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Work from Home Struggles?

A lot of us are in quarantine and/or staying home to help prevent the spread of infection. This means we're skipping get-togethers with friends; we're cancelling family trips and plans we had with relatives; and - the big, possibly weird one - we're working from home. All of this means we are home A LOT.

Being home during the week - working from home - is something that might throw your new co-worker (your SideKick) for a bit of a loop:

  • Suddenly, it’s the weekend every day.

  • Their human puts on a weird business-y voice when they talk to the computer or have a headset on.

  • They get in trouble when they try to join in on calls (even though it’s what they normally do to talk to Grandma and everyone loves it).

It’s a weird time for everyone. And, in the remote training sessions I've had with clients over the past couple of weeks, we've talked a lot about the struggles they're having working from home and managing their new co-workers...

The following are a few of my suggestions and ideas to help keep the peace, maintain your sanity while working from home over the next few weeks (or longer), and transition your dog to your working-from-home schedule.

1) Set or create intentional quiet time. It’s very likely that your dog isn’t napping as much as they normally do or did before you began working from home; and an overtired dog is mischievous and frustrating and looking for things to do to stay awake or simply excited and curious about what their human could be doing each time you shift in your seat.


Set a schedule or create some regular, consistent times your dog will be in their kennel or in their room for some relaxation and a nap.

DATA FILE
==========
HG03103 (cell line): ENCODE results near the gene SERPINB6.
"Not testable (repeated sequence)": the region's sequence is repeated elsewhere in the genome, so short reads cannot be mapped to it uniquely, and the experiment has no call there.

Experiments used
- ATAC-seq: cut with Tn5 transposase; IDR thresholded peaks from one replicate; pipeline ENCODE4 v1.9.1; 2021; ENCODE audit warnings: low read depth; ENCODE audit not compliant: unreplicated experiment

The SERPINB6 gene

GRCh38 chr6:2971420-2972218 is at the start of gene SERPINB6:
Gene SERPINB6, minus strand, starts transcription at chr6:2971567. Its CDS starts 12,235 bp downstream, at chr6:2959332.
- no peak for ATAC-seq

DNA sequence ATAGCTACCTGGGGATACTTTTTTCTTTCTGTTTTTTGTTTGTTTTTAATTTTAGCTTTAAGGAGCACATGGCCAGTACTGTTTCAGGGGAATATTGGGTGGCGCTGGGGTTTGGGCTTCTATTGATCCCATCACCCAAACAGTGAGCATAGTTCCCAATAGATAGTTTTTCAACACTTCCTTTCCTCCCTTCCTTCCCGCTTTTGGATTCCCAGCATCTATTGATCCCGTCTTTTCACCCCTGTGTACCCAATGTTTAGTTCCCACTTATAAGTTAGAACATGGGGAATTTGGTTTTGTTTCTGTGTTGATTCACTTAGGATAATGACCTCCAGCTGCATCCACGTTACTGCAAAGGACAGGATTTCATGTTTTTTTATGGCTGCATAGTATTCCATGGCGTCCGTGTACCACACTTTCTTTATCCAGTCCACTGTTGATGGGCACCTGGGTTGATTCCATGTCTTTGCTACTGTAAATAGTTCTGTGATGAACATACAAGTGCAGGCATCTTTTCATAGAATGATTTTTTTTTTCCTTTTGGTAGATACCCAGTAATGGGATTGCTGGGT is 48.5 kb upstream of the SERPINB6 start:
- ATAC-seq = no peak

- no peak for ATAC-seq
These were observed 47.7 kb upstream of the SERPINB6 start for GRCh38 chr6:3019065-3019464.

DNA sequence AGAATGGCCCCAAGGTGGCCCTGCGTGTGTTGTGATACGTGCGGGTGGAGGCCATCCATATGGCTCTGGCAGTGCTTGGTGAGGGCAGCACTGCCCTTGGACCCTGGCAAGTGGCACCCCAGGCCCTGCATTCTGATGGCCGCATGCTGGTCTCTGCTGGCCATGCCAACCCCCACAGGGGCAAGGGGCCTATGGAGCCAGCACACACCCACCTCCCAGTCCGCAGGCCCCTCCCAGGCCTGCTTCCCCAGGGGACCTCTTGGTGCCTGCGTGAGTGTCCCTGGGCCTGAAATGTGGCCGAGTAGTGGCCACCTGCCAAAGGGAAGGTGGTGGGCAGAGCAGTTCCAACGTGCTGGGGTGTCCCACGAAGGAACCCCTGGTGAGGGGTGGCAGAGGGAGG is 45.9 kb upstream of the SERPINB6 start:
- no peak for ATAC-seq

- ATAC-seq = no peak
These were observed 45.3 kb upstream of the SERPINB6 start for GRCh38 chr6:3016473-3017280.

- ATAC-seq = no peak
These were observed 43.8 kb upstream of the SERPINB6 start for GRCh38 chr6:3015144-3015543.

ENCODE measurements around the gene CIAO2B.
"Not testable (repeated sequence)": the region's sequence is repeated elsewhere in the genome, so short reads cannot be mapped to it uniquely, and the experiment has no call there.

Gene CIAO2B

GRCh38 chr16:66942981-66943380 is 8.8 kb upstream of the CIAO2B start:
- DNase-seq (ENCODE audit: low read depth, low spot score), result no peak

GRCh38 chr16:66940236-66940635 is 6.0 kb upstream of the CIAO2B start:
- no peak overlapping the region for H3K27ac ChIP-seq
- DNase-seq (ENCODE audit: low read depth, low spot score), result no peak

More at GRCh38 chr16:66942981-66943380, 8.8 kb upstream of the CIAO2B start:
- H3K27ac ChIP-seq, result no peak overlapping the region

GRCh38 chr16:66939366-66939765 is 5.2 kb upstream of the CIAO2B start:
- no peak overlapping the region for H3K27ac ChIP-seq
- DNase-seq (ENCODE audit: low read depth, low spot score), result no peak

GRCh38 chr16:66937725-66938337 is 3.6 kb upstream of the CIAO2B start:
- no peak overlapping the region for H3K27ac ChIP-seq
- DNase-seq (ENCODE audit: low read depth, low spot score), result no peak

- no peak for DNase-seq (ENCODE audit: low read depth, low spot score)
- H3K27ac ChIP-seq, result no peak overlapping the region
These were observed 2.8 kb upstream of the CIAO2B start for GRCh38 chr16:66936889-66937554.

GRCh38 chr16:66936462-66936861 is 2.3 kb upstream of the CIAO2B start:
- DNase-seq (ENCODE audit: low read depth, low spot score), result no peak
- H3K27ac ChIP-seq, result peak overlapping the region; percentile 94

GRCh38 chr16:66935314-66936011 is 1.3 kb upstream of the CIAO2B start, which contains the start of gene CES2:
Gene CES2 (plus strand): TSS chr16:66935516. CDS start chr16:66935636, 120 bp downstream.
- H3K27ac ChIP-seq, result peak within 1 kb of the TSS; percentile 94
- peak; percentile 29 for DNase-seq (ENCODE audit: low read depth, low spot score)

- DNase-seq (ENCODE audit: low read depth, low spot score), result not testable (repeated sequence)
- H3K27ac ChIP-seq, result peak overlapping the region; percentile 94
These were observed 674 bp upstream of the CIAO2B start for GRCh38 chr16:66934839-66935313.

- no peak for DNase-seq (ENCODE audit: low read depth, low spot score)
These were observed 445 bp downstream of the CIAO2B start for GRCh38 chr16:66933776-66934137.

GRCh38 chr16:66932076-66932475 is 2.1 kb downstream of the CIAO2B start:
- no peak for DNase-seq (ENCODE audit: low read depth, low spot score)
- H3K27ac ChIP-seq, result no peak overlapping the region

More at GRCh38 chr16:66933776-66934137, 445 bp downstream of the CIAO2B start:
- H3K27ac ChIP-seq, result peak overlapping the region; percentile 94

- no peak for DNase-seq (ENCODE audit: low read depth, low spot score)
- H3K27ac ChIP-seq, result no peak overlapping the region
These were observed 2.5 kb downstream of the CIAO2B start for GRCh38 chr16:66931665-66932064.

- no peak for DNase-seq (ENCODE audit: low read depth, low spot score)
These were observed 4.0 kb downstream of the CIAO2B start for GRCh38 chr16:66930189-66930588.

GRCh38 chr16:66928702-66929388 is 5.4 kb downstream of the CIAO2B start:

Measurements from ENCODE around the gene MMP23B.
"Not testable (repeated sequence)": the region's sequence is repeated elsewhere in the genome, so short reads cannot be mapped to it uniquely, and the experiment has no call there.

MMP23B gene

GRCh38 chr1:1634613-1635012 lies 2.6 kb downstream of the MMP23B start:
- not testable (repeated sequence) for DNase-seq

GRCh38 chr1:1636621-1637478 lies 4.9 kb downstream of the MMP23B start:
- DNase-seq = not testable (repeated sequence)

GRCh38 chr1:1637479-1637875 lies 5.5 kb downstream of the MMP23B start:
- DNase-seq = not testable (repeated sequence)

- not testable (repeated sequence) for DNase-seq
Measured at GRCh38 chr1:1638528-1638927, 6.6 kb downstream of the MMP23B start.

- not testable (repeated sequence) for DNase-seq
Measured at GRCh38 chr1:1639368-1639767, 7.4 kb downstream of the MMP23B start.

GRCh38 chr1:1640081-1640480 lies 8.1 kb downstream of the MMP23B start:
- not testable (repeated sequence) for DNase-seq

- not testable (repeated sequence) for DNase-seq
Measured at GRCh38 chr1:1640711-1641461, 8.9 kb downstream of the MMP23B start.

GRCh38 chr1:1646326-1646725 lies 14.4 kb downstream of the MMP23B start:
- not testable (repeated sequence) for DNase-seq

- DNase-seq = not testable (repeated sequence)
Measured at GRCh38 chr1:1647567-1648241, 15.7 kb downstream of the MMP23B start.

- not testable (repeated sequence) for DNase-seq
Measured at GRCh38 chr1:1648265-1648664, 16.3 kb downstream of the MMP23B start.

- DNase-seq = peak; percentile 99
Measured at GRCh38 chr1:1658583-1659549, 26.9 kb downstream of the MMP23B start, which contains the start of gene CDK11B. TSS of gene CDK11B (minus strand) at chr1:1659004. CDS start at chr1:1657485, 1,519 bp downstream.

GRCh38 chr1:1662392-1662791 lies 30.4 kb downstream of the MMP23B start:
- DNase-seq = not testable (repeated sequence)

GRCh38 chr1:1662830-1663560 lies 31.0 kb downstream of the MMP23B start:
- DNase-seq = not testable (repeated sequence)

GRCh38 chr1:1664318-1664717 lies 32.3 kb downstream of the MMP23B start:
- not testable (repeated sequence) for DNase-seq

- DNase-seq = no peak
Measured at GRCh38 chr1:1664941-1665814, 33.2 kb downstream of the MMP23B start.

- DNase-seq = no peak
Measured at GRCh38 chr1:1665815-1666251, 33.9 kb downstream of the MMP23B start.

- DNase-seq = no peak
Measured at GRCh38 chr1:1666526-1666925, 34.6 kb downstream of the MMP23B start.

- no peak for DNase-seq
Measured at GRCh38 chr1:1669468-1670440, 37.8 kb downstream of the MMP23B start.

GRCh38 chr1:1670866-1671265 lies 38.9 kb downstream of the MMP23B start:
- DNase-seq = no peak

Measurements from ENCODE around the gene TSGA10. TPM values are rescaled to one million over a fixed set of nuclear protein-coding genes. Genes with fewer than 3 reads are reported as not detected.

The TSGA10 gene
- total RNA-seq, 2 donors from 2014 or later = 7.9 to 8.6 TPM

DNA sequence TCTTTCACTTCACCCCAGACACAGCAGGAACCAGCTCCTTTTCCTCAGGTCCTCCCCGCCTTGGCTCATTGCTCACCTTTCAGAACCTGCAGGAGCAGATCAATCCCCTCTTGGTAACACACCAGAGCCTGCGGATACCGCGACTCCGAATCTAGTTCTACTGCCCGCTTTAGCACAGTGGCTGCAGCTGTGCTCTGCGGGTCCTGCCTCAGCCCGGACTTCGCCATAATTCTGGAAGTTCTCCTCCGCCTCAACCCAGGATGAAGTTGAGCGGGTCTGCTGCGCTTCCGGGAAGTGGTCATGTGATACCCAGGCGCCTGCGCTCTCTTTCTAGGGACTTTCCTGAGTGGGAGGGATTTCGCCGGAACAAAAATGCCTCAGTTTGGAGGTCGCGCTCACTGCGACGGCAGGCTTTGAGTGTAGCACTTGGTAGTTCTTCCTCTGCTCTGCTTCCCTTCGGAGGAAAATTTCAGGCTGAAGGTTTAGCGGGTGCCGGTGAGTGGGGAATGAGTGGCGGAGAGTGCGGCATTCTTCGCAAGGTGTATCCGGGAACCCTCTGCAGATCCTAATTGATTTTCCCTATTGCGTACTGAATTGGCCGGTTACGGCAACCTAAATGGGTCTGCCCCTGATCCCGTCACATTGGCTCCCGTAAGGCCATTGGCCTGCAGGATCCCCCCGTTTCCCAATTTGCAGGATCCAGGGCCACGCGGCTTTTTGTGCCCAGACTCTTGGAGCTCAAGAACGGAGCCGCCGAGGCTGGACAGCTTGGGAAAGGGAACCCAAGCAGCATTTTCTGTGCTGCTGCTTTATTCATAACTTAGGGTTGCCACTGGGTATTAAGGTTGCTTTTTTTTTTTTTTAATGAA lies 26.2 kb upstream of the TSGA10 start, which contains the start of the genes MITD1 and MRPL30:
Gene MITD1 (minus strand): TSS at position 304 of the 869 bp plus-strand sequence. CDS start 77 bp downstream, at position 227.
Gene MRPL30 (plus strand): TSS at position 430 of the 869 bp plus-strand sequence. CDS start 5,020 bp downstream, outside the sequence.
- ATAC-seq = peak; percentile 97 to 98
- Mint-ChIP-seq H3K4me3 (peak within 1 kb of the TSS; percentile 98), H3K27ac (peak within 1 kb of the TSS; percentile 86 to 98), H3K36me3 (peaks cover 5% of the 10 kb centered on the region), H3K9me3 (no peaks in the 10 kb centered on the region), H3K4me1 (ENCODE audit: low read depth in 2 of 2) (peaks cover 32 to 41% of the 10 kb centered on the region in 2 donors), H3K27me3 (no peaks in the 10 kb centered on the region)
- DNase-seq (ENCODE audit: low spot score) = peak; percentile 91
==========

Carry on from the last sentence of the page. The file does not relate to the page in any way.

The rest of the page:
• This may be similar to the schedule you had prior to working from home (in the kennel at 8:00 am and again at 1:00 pm, etc.) to mirror what they may already be used to; or you may set it up to be close to what your future schedule may look like (whether that is working from home for longer or a new schedule outside of the house).

  • You may start with a short period of time, such as half an hour, and increase it a bit as you go to an hour or two hours in order to give them a solid chunk of time to get a nap in.

  • If your usual schedule or their previous kennel time included a stuffed Kong or a chew toy or some other (safe-to-eat-while-unsupervised) chew, feel free to give that to them during this quiet time. It will be reminiscent of the time they had to themselves prior to you working from home and it is a relaxing, calming activity.

Additionally, while it is great that your dog can and will get used to you being home more and get used to your work schedule at home, we don’t want them to get UN-used to being on their own; we don’t want them to forget how to settle down by themselves and lose the independence they have or had when they were home alone for a longer span of time. If that happens, we may have some difficulties when we return to working at the office or away from home full-time again.


2) Provide relaxing, calming activities. If you can’t pay close attention to your dog or you need them to be occupied well for a conference call or something like that, you may choose to give your dog activities they can do on their own!


Often, I tell people to focus on activities that are calming and relaxing for our dogs (and that keep them busy for a few minutes, at least): chewing, licking, lapping, sniffing, and dissecting.